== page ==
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Children Grow Healthier After Coal Plant Shut

Associated Press in Bangkok – Updated on Jul 16, 2008 – SCMP

Children born after the closure of a coal-burning plant on the mainland had 60 per cent fewer developmental problems, a new American study says, giving ammunition to those who argue the nation should embrace cleaner sources of energy.

The study in the peer-reviewed Environmental Health Perspectives journal found that after the coal plant was shut in Tongliang, northwest of Chongqing , pregnant mothers living in the area had far less exposure to pollutants. Their children showed significantly fewer delays in developing motor skills, such as muscle co-ordination, by the age of two.

“This study provides direct evidence that the Chinese government’s action to shut down a polluting power plant had measurable benefits on the development of children,” said Frederica Perera, lead author of the study and director of the Columbia Centre for Children’s Environmental Health in New York.

“These findings have major implications for environmental health and energy policy in China and elsewhere.”

The study tested the development of two groups of about 100 children, one group born before the Tongliang coal plant’s closure in 2004 and the other born after it was shut.

Barbara Finamore – director of the Natural Resources Defence Council’s China programme, whose group helped researchers identify a site – said she hoped the findings would persuade authorities to weigh the affordability of coal against the health costs.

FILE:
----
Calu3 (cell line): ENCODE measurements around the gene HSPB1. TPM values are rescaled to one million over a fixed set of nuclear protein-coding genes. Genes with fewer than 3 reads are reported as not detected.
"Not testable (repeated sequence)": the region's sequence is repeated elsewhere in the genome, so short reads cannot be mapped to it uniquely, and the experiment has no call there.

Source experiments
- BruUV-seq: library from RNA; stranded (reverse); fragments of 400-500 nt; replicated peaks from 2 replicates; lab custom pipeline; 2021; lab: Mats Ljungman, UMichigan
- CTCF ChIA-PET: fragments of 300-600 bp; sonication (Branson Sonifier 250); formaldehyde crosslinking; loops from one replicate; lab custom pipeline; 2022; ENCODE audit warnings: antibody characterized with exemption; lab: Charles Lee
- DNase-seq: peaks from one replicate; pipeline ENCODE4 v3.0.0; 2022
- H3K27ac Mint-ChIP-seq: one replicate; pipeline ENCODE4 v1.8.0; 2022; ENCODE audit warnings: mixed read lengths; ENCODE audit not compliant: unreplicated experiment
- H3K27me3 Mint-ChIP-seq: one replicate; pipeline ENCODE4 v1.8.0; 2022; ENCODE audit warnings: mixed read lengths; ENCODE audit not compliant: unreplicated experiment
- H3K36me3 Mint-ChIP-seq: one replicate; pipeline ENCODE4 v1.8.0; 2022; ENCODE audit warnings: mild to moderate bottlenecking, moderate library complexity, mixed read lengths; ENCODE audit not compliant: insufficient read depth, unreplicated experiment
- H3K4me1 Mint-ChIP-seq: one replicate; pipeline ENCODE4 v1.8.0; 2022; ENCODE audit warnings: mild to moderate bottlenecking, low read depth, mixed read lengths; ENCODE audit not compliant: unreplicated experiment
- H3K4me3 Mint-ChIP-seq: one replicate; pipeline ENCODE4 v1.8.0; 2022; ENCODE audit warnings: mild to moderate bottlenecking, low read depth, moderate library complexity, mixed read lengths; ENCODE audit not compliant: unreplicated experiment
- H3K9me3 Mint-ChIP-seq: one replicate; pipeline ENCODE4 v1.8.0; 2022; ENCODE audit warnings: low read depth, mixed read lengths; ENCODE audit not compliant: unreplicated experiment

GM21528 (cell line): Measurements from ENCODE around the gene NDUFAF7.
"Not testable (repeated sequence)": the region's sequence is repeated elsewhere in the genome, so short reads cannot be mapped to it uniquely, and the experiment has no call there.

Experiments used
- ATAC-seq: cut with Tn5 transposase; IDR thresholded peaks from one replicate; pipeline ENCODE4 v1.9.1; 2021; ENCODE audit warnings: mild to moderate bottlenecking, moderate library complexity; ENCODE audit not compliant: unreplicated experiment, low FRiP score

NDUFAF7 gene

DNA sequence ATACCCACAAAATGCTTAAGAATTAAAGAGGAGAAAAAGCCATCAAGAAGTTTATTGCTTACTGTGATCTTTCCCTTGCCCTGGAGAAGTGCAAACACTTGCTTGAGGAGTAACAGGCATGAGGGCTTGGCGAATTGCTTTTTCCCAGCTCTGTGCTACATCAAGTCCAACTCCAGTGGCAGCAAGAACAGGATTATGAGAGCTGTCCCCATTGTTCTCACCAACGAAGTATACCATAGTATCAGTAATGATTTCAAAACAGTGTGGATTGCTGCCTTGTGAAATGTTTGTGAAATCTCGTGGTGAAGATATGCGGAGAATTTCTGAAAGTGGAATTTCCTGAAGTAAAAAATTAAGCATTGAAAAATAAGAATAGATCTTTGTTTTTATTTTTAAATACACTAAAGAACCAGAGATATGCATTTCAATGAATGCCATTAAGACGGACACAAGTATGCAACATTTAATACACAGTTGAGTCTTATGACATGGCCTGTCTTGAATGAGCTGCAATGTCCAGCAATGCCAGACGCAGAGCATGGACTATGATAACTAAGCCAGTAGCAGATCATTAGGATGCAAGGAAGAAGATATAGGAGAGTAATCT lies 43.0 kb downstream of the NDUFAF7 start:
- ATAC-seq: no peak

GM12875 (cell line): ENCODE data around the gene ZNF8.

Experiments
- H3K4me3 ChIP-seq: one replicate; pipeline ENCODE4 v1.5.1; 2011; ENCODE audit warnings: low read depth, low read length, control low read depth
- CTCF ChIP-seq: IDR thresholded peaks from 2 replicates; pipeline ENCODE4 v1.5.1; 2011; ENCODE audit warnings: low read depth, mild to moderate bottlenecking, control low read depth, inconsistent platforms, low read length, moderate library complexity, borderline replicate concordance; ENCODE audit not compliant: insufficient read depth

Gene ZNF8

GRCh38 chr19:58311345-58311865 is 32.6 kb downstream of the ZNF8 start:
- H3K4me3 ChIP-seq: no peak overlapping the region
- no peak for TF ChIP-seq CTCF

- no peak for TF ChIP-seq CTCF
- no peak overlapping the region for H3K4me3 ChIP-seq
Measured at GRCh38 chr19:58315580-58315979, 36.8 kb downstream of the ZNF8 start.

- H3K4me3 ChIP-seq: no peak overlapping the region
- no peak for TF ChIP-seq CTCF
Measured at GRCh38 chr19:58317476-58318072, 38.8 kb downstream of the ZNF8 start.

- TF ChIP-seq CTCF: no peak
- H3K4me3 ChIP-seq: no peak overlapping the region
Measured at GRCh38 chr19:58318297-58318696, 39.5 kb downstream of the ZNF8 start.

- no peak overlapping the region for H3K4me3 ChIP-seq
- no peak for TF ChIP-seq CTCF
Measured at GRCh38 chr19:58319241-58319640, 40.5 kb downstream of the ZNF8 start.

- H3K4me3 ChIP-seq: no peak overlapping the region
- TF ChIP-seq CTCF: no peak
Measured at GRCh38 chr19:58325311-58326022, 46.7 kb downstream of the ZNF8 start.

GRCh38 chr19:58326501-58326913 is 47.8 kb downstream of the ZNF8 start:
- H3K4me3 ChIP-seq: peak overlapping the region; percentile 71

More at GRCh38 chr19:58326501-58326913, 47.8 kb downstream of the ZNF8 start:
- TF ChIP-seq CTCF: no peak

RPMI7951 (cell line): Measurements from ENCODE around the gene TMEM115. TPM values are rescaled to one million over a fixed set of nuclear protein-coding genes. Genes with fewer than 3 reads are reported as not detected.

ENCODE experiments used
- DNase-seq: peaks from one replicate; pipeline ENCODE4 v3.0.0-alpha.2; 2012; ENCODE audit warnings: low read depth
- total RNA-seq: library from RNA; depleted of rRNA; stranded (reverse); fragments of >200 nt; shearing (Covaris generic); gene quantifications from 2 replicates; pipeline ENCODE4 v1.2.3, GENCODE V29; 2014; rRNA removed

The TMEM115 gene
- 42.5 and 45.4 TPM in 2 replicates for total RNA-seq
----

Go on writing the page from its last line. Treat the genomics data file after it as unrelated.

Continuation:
“Coal is much cheaper than the alternatives. But when you factor in the cost of coal to children’s health, it changes the equation,” she said.

“With the one-child policy, children are one of China’s most precious resources. They cannot afford to be raising a new generation of children with serious developmental difficulties.”

But Peter Sly, who heads the World Health Organisation’s Collaborating Centre for Research on Children’s Environmental Health and is based in Australia, was more cautious about the findings.

He said it was an interesting study that showed how reducing exposure to pollutants during gestation could improve health outcomes for children, especially brain development. But he said the results did not have implications for “modern, coal-fired power stations” on the mainland.

The Tongliang coal plant did not have pollution control equipment to limit the emission of toxins that typically include carbon dioxide, sulfur dioxide, nitrogen oxide and particulate matter.

“My personal opinion is that modern power stations may be better, but we don’t know how much better,” said Mr Sly.

The mainland relies on coal for three-quarters of its electricity and has been slow to switch to cleaner options such as wind, solar and hydropower.

The study found that mothers living near the coal-fired plant breathed in polycyclic aromatic hydrocarbons, which are produced when coal is burned, and were passed on to each baby through the mother’s placenta. Researchers tested the levels of polycyclic aromatic hydrocarbons in the fetal umbilical cord blood of the children in the two groups.

Researchers found the group that was born after the power plant had closed had 40 per cent lower levels of the contaminant in the cord blood.

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